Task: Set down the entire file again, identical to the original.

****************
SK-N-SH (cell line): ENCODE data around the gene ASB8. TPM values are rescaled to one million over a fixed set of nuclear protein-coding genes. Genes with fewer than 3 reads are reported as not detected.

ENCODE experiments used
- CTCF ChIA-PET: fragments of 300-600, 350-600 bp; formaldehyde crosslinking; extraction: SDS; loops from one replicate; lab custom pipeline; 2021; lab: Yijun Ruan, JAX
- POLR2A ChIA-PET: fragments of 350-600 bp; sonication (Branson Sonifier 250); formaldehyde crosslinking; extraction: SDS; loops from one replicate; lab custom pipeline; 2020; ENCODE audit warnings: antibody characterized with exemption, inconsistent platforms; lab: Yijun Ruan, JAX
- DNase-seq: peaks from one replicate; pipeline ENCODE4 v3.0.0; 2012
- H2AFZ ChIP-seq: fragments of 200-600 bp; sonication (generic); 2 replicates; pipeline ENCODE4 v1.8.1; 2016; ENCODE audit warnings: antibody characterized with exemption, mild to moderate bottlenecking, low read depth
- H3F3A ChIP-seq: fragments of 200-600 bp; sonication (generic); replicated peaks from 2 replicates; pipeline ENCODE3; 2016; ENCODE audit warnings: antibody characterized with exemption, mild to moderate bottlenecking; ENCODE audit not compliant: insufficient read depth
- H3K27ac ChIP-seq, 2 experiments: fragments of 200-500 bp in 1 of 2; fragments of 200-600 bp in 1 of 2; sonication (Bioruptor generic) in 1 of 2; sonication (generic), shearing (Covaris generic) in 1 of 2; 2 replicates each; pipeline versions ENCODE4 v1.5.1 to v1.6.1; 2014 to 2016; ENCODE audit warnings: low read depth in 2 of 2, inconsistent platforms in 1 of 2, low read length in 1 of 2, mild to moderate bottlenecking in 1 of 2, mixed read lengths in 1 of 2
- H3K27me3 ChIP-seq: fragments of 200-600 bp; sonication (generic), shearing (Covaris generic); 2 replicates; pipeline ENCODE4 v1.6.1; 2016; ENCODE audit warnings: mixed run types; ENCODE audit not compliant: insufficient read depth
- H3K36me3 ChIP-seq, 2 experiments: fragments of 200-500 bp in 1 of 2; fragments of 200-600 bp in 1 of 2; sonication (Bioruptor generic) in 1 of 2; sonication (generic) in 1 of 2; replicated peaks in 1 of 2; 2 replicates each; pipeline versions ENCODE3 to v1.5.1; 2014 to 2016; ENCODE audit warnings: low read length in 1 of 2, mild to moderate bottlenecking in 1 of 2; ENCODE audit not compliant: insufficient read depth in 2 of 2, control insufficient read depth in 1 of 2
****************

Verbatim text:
SK-N-SH (cell line): ENCODE data around the gene ASB8. TPM values are rescaled to one million over a fixed set of nuclear protein-coding genes. Genes with fewer than 3 reads are reported as not detected.

ENCODE experiments used
- CTCF ChIA-PET: fragments of 300-600, 350-600 bp; formaldehyde crosslinking; extraction: SDS; loops from one replicate; lab custom pipeline; 2021; lab: Yijun Ruan, JAX
- POLR2A ChIA-PET: fragments of 350-600 bp; sonication (Branson Sonifier 250); formaldehyde crosslinking; extraction: SDS; loops from one replicate; lab custom pipeline; 2020; ENCODE audit warnings: antibody characterized with exemption, inconsistent platforms; lab: Yijun Ruan, JAX
- DNase-seq: peaks from one replicate; pipeline ENCODE4 v3.0.0; 2012
- H2AFZ ChIP-seq: fragments of 200-600 bp; sonication (generic); 2 replicates; pipeline ENCODE4 v1.8.1; 2016; ENCODE audit warnings: antibody characterized with exemption, mild to moderate bottlenecking, low read depth
- H3F3A ChIP-seq: fragments of 200-600 bp; sonication (generic); replicated peaks from 2 replicates; pipeline ENCODE3; 2016; ENCODE audit warnings: antibody characterized with exemption, mild to moderate bottlenecking; ENCODE audit not compliant: insufficient read depth
- H3K27ac ChIP-seq, 2 experiments: fragments of 200-500 bp in 1 of 2; fragments of 200-600 bp in 1 of 2; sonication (Bioruptor generic) in 1 of 2; sonication (generic), shearing (Covaris generic) in 1 of 2; 2 replicates each; pipeline versions ENCODE4 v1.5.1 to v1.6.1; 2014 to 2016; ENCODE audit warnings: low read depth in 2 of 2, inconsistent platforms in 1 of 2, low read length in 1 of 2, mild to moderate bottlenecking in 1 of 2, mixed read lengths in 1 of 2
- H3K27me3 ChIP-seq: fragments of 200-600 bp; sonication (generic), shearing (Covaris generic); 2 replicates; pipeline ENCODE4 v1.6.1; 2016; ENCODE audit warnings: mixed run types; ENCODE audit not compliant: insufficient read depth
- H3K36me3 ChIP-seq, 2 experiments: fragments of 200-500 bp in 1 of 2; fragments of 200-600 bp in 1 of 2; sonication (Bioruptor generic) in 1 of 2; sonication (generic) in 1 of 2; replicated peaks in 1 of 2; 2 replicates each; pipeline versions ENCODE3 to v1.5.1; 2014 to 2016; ENCODE audit warnings: low read length in 1 of 2, mild to moderate bottlenecking in 1 of 2; ENCODE audit not compliant: insufficient read depth in 2 of 2, control insufficient read depth in 1 of 2